Tiger Global’s India Problem


After earning a reputation as a unicorn maker in 2021, Tiger Global has had to deal with fires at many of these startups in the past few months

One of the clearest indicators of a startup funding boom in India is the volume of investments by Tiger Global. And the roar of the mighty US hedge fund has quietened in the past 12-14 months.

After a whirlwind 2021 where Tiger backed several new unicorns (more on this), the talk these days is about how its India investments have not provided the returns expected. While the troubles of Sequoia-backed companies have come to the fore in the past year, the truth is that even Tiger’s portfolio has had its share of problems. And in the past year it has changed its investment strategy as it hunts for its next Flipkart.

With partner Scott Shleifer’s comments on India not being the home of big returns, perhaps a closer look is warranted at Tiger Global’s India fortunes. Before that a look at other top stories of the week:

  • #Budget4Startups? The Union Budget 2023 brought up several questions on the effectiveness of startup-friendly policies, despite a clear focus on emerging sectors such as climate tech, deeptech and 5G
  • Paytm’s Comeback: Paytm’s net losses fell 50% to INR 392 Cr in Q3 FY23 compared to last year while revenue from operations surged 41% Here are the other highlights from the fintech giant’s Q3 results

Tiger Global’s Unicorn Machine

The US crossover fund entered India in 2007, but only went on a major investment spree from 2014 onwards, when it backed the likes of Flipkart, Zomato, Ola, Policybazaar and others.

But soon after the hyperlocal bubble burst in 2016, Tiger slowed down its dealmaking in India. Even though it had a significant share of the unicorn club till before the pandemic, it was in 2021 that Tiger became known as a unicorn maker.

Its participation in funding rounds for CRED, ShareChat, Urban Company, BharatPe, Infra.Market, the VC made the biggest splash. Overall, it has invested in 40 out of India’s 108 unicorns and 18 out of the 100 soonicorns in India.

Tiger Global's Unicorn Club

Come 2021, Tiger was a significant backer of the unicorn parade, which saw 42 new unicorns. Tiger’s India portfolio today includes 124 unique startups since 2014 as per Inc42 data, and the firm is said to have invested over $6.5 Bn in the market since its entry.

But while its portfolio includes some of the biggest startups in India, there is also plenty of trouble in the likes of BharatPe, Ola, PharmEasy, ShareChat, Infra.Market, GoMechanic and others, who have come under the spotlight for controversies such as corporate governance issues, fraud, slowdown in business leading to uncertain futures for many.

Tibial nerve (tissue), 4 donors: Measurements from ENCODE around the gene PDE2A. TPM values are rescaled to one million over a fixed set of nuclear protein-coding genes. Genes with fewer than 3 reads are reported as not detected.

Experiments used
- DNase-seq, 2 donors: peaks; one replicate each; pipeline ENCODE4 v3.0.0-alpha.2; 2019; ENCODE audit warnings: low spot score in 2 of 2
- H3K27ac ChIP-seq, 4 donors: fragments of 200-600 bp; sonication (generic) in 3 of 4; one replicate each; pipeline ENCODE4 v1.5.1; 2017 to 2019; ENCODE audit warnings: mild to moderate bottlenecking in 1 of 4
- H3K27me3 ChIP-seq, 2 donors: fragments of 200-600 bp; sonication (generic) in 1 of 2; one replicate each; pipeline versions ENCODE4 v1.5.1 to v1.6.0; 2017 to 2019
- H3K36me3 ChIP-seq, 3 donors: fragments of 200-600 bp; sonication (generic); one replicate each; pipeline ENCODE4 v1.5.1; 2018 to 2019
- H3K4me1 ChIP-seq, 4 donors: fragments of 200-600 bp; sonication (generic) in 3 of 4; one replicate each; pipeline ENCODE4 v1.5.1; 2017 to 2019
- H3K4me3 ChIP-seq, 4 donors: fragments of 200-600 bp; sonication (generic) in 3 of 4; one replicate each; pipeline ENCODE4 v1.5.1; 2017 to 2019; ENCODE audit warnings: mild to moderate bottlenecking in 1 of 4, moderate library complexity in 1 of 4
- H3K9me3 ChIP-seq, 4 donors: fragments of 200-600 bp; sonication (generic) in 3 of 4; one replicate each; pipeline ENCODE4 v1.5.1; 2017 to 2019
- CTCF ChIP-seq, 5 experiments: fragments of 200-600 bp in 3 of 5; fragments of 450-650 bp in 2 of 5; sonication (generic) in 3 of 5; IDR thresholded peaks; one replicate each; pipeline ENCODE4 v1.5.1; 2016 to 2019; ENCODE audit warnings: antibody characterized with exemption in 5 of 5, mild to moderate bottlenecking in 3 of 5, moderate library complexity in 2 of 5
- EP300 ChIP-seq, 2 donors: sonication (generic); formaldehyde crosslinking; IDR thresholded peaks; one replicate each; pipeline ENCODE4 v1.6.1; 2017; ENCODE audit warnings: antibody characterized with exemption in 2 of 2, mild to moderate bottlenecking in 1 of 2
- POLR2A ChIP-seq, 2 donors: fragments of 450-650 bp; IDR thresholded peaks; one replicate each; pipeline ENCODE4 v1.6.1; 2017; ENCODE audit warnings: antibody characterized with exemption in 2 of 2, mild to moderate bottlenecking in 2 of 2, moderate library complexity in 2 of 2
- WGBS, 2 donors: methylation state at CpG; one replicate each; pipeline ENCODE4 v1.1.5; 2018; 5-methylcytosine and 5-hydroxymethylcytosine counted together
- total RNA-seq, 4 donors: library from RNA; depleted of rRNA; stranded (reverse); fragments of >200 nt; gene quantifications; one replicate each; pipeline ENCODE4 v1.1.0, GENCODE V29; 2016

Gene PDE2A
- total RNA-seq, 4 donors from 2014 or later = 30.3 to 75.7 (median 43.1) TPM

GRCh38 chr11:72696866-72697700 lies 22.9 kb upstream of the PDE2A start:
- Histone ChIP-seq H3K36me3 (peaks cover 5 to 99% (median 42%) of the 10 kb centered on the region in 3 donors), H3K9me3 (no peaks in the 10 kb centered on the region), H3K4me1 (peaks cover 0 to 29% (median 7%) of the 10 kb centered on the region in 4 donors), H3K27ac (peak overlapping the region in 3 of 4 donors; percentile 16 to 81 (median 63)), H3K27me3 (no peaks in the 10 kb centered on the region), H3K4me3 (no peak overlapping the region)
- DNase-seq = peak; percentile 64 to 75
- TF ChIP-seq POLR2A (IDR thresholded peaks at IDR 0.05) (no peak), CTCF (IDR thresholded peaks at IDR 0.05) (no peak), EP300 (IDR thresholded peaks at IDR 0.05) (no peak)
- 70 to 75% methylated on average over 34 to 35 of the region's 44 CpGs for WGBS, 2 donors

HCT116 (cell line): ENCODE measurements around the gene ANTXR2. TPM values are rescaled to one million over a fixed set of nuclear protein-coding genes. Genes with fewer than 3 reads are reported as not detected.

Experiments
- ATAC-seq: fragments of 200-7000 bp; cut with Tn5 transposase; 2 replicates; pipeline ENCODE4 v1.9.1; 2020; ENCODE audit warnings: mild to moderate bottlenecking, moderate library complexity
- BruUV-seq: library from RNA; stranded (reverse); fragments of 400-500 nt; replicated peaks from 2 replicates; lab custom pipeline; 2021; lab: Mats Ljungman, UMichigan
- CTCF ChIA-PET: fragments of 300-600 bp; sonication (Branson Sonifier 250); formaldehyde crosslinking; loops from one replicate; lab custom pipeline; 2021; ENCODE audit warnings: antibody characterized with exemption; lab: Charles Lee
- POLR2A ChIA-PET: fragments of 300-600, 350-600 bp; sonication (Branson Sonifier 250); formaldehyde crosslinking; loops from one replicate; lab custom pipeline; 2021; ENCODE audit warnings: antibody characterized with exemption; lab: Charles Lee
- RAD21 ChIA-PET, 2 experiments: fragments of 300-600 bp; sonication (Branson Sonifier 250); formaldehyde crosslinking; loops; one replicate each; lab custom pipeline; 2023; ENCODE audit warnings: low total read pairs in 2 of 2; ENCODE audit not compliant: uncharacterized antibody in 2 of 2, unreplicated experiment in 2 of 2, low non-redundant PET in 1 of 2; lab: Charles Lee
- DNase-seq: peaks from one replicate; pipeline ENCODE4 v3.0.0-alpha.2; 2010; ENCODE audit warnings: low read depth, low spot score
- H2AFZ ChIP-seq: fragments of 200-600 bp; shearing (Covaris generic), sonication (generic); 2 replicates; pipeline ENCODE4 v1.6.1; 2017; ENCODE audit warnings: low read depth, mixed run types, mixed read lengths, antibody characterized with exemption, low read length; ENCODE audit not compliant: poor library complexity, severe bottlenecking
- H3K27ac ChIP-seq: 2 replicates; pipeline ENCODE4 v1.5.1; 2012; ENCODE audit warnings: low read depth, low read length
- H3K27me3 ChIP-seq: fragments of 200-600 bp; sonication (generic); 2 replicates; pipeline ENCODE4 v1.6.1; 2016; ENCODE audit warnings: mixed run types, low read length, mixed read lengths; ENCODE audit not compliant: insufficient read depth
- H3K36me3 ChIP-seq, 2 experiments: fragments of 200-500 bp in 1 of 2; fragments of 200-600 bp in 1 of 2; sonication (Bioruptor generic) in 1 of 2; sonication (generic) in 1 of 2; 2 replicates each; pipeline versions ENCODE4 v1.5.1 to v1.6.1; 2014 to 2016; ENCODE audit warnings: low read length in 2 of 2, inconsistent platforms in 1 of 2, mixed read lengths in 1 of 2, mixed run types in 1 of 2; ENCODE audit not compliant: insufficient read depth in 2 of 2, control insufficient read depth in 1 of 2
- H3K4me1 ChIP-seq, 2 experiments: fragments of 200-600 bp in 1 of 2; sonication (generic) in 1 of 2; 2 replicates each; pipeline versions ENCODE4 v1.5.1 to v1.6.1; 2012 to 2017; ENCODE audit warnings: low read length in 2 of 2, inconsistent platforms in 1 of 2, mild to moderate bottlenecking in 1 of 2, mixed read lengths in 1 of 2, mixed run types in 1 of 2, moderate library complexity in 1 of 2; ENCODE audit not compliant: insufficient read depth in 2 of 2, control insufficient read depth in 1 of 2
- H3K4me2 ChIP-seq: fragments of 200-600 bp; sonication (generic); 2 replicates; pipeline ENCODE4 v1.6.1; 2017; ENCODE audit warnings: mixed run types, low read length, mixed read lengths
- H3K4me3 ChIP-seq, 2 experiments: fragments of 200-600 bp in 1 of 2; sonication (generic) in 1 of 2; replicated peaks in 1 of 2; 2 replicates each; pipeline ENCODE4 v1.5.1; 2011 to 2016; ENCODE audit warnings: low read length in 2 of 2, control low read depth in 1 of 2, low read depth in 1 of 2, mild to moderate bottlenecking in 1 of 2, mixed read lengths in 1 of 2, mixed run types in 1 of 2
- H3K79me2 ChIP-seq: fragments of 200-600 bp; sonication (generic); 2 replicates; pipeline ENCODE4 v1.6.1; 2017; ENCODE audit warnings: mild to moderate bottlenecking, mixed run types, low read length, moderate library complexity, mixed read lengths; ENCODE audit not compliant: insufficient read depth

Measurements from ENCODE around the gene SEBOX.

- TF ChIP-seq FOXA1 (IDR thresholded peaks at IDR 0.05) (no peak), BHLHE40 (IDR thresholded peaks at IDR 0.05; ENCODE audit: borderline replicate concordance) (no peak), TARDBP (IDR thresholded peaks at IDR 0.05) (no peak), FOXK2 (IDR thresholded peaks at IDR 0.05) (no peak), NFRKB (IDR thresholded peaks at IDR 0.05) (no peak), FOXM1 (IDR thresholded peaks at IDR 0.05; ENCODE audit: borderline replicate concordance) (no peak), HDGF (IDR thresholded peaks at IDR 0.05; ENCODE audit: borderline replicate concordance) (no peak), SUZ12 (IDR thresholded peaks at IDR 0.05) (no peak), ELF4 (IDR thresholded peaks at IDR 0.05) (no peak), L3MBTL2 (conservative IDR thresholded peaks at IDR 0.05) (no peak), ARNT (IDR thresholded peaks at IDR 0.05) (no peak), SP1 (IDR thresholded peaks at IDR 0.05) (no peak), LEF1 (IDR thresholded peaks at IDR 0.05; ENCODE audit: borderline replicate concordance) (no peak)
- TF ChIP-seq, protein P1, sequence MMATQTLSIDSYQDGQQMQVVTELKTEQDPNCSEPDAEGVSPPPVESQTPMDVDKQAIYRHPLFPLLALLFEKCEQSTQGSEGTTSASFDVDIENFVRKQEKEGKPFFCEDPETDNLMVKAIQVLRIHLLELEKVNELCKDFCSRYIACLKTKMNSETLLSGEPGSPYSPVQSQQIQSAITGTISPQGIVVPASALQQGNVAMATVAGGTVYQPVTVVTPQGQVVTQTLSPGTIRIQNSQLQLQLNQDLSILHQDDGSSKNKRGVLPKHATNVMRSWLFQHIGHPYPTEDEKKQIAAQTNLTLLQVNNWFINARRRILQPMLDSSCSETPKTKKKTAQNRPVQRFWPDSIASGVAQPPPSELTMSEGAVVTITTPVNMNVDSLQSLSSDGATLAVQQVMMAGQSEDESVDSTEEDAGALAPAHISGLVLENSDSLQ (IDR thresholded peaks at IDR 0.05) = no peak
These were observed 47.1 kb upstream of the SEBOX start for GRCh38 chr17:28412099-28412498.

Besides this, other unicorns in Tiger’s portfolio such as BYJU’s, Unacademy, Vedantu, Urban Company or CRED are far from the profitability mark and have turned to layoffs to get there.

India Portfolio Loses Sheen 

While BharatPe’s troubles are well documented, the likes of PharmEasy and ShareChat have had a rough go of it recently. Further, Infra.Market’s offices were raided by tax authorities in connection with an alleged INR 1,500 Cr tax evasion probe. After rising to unicorn status rapidly, these companies are facing tough, existential questions.

PharmEasy’s debt-heavy operations are in need of a booster shot and the company put off its IPO after floating a DRHP in 2021. This despite the acquisition of the profitable Thyrocare, the company is struggling to grow at the same clip as it did in the pandemic years amid stiff competition from Tata 1mg, Apollo Pharmacy and Reliance’s NetMeds. PharmEasy might even have to sell Thyrocare, which is unable to support the loss-making core epharmacy operations.

ShareChat’s founders Bhanu Pratap Singh and Farid Ahsan have stepped down from their active roles. This was on the heels of ShareChat’s parent firm Mohalla Tech laying off 20% (500) of its workforce in early 2023, and another 100 layoffs in December 2022, as Inc42 reported.

Further, Tiger-backed GoMechanic has also been hit with allegations of fraud and misreporting revenue growth. The founders admitted to the board of directors about reporting fake numbers, which has resulted in talks about a distress sale of the company.